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Plant Cell. 2005 Aug;17(8):2255-70. Epub 2005 Jul 8.

Distinct roles of GIGANTEA in promoting flowering and regulating circadian rhythms in Arabidopsis.

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Institute of Biological Sciences, University of Tsukuba, Tsukuba, Ibaraki 305-8572, Japan.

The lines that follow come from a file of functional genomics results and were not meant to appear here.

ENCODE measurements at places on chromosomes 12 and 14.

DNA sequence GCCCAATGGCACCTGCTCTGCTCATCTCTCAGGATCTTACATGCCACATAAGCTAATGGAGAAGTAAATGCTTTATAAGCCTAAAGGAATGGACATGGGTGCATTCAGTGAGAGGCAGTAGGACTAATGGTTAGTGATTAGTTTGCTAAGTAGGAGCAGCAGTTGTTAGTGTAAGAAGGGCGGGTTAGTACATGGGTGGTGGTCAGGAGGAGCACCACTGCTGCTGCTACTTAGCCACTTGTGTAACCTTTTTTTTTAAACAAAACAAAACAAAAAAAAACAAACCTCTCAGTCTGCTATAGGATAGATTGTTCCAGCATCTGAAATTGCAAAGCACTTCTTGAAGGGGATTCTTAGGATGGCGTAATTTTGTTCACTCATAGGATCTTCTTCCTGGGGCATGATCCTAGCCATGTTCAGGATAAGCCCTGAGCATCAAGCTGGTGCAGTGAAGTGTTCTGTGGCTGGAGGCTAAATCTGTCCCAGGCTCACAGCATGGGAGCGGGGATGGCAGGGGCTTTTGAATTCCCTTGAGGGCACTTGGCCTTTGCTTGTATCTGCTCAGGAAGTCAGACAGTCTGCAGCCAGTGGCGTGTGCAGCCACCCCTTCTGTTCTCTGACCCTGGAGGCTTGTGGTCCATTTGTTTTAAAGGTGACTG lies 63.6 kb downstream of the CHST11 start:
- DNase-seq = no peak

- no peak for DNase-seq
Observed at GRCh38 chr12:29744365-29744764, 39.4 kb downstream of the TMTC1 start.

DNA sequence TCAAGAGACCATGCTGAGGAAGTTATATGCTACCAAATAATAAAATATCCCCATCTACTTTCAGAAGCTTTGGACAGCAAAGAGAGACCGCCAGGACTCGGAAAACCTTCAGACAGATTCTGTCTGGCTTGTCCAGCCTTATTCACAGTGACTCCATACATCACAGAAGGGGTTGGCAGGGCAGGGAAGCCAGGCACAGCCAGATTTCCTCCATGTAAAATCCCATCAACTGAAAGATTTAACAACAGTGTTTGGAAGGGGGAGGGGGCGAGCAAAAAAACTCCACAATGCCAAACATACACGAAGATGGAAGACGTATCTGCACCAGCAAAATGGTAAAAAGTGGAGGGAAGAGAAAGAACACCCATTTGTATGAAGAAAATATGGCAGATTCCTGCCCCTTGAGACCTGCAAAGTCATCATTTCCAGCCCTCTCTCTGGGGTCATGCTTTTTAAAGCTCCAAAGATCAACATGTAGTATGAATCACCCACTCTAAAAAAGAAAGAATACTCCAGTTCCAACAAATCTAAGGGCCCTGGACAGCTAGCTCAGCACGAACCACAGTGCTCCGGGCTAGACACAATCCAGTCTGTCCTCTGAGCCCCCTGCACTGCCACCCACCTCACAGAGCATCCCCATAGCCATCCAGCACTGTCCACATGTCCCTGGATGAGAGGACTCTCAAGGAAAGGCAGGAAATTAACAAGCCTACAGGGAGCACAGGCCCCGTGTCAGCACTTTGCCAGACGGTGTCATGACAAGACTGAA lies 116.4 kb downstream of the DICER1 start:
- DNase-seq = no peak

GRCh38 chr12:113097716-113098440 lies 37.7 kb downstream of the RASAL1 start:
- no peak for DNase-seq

The circadian clock acts as the timekeeping mechanism in photoperiodism. In Arabidopsis thaliana, a circadian clock-controlled flowering pathway comprising the genes GIGANTEA (GI), CONSTANS (CO), and FLOWERING LOCUS T (FT) promotes flowering specifically under long days. Within this pathway, GI regulates circadian rhythms and flowering and acts earlier in the hierarchy than CO and FT, suggesting that GI might regulate flowering indirectly by affecting the control of circadian rhythms. We studied the relationship between the roles of GI in flowering and the circadian clock using late elongated hypocotyl circadian clock associated1 double mutants, which are impaired in circadian clock function, plants overexpressing GI (35S:GI), and gi mutants. These experiments demonstrated that GI acts between the circadian oscillator and CO to promote flowering by increasing CO and FT mRNA abundance. In addition, circadian rhythms in expression of genes that do not control flowering are altered in 35S:GI and gi mutant plants under continuous light and continuous darkness, and the phase of expression of these genes is changed under diurnal cycles. Therefore, GI plays a general role in controlling circadian rhythms, and this is different from its effect on the amplitude of expression of CO and FT. Functional GI:green fluorescent protein is localized to the nucleus in transgenic Arabidopsis plants, supporting the idea that GI regulates flowering in the nucleus. We propose that the effect of GI on flowering is not an indirect effect of its role in circadian clock regulation, but rather that GI also acts in the nucleus to more directly promote the expression of flowering-time genes.

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